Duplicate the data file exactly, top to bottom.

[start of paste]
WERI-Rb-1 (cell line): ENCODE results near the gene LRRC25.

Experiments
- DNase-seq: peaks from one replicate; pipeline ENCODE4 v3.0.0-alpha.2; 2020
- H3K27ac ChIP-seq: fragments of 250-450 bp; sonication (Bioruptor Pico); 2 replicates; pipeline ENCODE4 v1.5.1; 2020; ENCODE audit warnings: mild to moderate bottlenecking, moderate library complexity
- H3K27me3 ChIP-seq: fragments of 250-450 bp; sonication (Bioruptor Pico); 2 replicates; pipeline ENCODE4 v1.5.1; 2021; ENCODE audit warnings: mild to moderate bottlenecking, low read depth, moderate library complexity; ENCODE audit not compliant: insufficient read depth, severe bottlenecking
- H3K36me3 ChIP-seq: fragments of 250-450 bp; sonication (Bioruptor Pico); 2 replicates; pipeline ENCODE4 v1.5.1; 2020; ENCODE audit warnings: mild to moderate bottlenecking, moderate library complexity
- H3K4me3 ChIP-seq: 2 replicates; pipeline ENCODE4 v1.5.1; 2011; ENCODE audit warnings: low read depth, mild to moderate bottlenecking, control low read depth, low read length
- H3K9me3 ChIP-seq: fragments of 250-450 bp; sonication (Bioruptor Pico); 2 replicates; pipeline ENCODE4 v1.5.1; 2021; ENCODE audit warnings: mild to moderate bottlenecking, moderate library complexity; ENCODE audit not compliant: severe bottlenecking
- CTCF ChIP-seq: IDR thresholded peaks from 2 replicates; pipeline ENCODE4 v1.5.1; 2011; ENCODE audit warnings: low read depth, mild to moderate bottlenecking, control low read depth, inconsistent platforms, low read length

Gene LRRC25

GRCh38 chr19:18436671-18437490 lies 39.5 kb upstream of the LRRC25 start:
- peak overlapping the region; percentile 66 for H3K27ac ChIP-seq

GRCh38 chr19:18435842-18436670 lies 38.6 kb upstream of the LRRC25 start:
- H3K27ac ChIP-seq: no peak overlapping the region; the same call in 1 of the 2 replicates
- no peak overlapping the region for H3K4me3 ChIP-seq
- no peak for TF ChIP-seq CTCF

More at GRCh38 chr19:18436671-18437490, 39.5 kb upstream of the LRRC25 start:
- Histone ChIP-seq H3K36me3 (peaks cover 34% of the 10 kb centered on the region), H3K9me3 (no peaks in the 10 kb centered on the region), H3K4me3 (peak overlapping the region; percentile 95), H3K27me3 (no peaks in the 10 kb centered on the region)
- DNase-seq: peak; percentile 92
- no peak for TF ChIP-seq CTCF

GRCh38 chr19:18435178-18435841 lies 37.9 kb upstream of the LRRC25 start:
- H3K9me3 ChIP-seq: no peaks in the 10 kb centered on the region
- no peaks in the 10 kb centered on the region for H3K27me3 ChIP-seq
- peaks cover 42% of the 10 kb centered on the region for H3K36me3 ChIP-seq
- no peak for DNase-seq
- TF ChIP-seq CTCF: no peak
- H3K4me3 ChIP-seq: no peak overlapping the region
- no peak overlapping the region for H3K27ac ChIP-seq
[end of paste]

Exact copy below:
WERI-Rb-1 (cell line): ENCODE results near the gene LRRC25.

Experiments
- DNase-seq: peaks from one replicate; pipeline ENCODE4 v3.0.0-alpha.2; 2020
- H3K27ac ChIP-seq: fragments of 250-450 bp; sonication (Bioruptor Pico); 2 replicates; pipeline ENCODE4 v1.5.1; 2020; ENCODE audit warnings: mild to moderate bottlenecking, moderate library complexity
- H3K27me3 ChIP-seq: fragments of 250-450 bp; sonication (Bioruptor Pico); 2 replicates; pipeline ENCODE4 v1.5.1; 2021; ENCODE audit warnings: mild to moderate bottlenecking, low read depth, moderate library complexity; ENCODE audit not compliant: insufficient read depth, severe bottlenecking
- H3K36me3 ChIP-seq: fragments of 250-450 bp; sonication (Bioruptor Pico); 2 replicates; pipeline ENCODE4 v1.5.1; 2020; ENCODE audit warnings: mild to moderate bottlenecking, moderate library complexity
- H3K4me3 ChIP-seq: 2 replicates; pipeline ENCODE4 v1.5.1; 2011; ENCODE audit warnings: low read depth, mild to moderate bottlenecking, control low read depth, low read length
- H3K9me3 ChIP-seq: fragments of 250-450 bp; sonication (Bioruptor Pico); 2 replicates; pipeline ENCODE4 v1.5.1; 2021; ENCODE audit warnings: mild to moderate bottlenecking, moderate library complexity; ENCODE audit not compliant: severe bottlenecking
- CTCF ChIP-seq: IDR thresholded peaks from 2 replicates; pipeline ENCODE4 v1.5.1; 2011; ENCODE audit warnings: low read depth, mild to moderate bottlenecking, control low read depth, inconsistent platforms, low read length

Gene LRRC25

GRCh38 chr19:18436671-18437490 lies 39.5 kb upstream of the LRRC25 start:
- peak overlapping the region; percentile 66 for H3K27ac ChIP-seq

GRCh38 chr19:18435842-18436670 lies 38.6 kb upstream of the LRRC25 start:
- H3K27ac ChIP-seq: no peak overlapping the region; the same call in 1 of the 2 replicates
- no peak overlapping the region for H3K4me3 ChIP-seq
- no peak for TF ChIP-seq CTCF

More at GRCh38 chr19:18436671-18437490, 39.5 kb upstream of the LRRC25 start:
- Histone ChIP-seq H3K36me3 (peaks cover 34% of the 10 kb centered on the region), H3K9me3 (no peaks in the 10 kb centered on the region), H3K4me3 (peak overlapping the region; percentile 95), H3K27me3 (no peaks in the 10 kb centered on the region)
- DNase-seq: peak; percentile 92
- no peak for TF ChIP-seq CTCF

GRCh38 chr19:18435178-18435841 lies 37.9 kb upstream of the LRRC25 start:
- H3K9me3 ChIP-seq: no peaks in the 10 kb centered on the region
- no peaks in the 10 kb centered on the region for H3K27me3 ChIP-seq
- peaks cover 42% of the 10 kb centered on the region for H3K36me3 ChIP-seq
- no peak for DNase-seq
- TF ChIP-seq CTCF: no peak
- H3K4me3 ChIP-seq: no peak overlapping the region
- no peak overlapping the region for H3K27ac ChIP-seq